There’s no doubt about it – Australians have become obsessed with MasterChef. The final episode of the recent cooking phenomenon attracted record-breaking ratings, and with it, saw the launch of the first ever TV promo for the newest addition to the franchise: Junior MasterChef.

By ‘listening in’ on audiences’ online discussions, a recent study conducted by UniSA’s Ehrenberg-Bass Institute explored how people’s opinions changed as a result of having seen a taster of the Junior version. They found, not only did the launch of the exciting new ad trigger a substantial spike in comments about Junior MasterChef, but also the discussions about the show became significantly more positive after the promo launch. This is good news for Channel Ten, and for other Junior MasterChef stakeholders such as advertisers and sponsors.

Using Nielsen’s BuzzMetrics software, the study involved collecting online conversations about the spin-off program, posted between late October 2009 and mid-August 2010. Each electronic post contained the key search terms, ‘Junior MasterChef‘, or slight variations of these terms. Those that were unreadable or deemed irrelevant were excluded.

410 individual comments were used in the analysis. For each of these posts, two main elements were identified:

  1. what the post was about, and
  2. whether it was generally positive, negative or neutral.

As some posts contained multiple issues relating to the show (e.g., “The dishes on Junior MasterChef look great. I wonder if it will be aired during prime-time?”), the analysts could identify up to two themes in terms of what each post was about.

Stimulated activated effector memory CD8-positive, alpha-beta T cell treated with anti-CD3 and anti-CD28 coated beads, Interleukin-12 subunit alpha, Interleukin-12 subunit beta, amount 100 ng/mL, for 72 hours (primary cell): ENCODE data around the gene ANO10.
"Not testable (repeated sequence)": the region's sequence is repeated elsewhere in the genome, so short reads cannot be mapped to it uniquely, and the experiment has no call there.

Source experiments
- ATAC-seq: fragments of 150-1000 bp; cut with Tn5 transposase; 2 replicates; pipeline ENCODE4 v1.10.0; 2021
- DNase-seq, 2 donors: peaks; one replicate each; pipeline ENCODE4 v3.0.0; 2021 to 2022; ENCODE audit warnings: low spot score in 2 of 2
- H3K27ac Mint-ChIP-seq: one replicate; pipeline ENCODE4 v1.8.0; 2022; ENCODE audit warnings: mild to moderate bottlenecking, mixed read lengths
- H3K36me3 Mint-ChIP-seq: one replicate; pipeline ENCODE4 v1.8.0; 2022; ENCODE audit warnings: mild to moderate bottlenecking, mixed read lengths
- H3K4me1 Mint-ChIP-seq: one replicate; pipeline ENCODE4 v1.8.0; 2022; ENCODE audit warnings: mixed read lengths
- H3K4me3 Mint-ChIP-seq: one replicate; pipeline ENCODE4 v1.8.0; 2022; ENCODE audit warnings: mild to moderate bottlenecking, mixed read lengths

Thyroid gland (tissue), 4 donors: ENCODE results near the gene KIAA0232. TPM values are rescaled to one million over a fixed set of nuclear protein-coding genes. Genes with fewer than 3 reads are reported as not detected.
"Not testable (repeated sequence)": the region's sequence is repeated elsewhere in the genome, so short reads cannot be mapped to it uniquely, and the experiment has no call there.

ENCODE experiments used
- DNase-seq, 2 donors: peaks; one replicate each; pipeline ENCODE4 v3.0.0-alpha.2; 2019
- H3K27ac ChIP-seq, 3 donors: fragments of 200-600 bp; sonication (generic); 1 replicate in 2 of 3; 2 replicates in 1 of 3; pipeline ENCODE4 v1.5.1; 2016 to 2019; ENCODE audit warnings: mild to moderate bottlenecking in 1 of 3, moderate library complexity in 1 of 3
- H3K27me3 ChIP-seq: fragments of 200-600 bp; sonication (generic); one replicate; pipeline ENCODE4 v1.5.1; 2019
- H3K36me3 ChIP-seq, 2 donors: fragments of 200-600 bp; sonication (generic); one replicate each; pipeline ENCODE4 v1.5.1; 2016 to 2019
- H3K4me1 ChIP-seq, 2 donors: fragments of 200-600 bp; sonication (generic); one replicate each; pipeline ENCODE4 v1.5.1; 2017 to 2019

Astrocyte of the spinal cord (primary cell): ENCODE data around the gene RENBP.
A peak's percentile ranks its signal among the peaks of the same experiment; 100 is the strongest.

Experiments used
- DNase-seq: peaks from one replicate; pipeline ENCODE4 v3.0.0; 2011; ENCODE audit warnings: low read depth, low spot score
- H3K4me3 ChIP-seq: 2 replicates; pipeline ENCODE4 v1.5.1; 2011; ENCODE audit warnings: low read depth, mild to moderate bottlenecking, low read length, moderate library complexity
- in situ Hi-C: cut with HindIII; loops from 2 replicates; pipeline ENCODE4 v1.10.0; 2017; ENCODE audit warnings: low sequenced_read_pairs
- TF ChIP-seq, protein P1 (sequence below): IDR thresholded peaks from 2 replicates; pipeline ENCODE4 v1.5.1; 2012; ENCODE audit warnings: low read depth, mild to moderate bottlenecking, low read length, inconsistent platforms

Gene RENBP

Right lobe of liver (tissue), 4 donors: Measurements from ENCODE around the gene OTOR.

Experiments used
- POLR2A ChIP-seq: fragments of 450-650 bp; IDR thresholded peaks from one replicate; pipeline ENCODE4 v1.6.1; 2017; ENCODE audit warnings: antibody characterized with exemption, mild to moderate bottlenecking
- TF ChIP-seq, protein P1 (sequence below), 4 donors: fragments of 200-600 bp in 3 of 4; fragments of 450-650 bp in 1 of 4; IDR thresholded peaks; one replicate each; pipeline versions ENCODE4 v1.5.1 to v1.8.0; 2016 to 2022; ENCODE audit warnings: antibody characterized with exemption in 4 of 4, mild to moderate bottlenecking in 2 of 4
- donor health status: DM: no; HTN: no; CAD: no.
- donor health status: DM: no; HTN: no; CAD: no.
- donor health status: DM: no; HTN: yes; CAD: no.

How much word of mouth?

The launch of Junior MasterChef’s promo had an overwhelming effect on the number of comments generated about the TV show. Prior to the first promo, online comments about Junior MasterChef occurred at a fairly steady pace. After the launch of the ad however, the amount of comments escalated. And the increase was truly staggering ¬- more comments had been generated in just the fortnight following the promo launch, than all of the comments posted in the nine months prior. But don’t celebrate too soon – as the amount of buzz quickly tapers off after a few short days. This suggests that the promo itself does not remain incredibly newsworthy for long.

Figure 1: Online messages about Junior MasterChef (October 2009 – August 2010)

Source: Nielsen BuzzMetrics 2010

What generated buzz?

Many different elements relating to the program were mentioned within conversations. The most dominant themes overall are shown in the following table:

Did the launch of the first Junior Masterchef promo change the content of discussions?

The researchers on the project also explored whether the nature of online conversations about Junior MasterChef changed following the launch of its first ad. To aid in their understanding of this, they compared the themes that were prominently discussed prior to and post promo launch.

Figure 2: Content of WOM – pre-promo launch & post promo launch (%)

The key differences in the content of discussions prior to and post promo launch include:

  • Discussions about the existing MasterChef Australia or (another extension of the franchise) were greater after the launch of the Junior MasterChef promo. This was, however, as expected considering the launch of the Junior MasterChef promo coincided with the season finale of MasterChef Australia.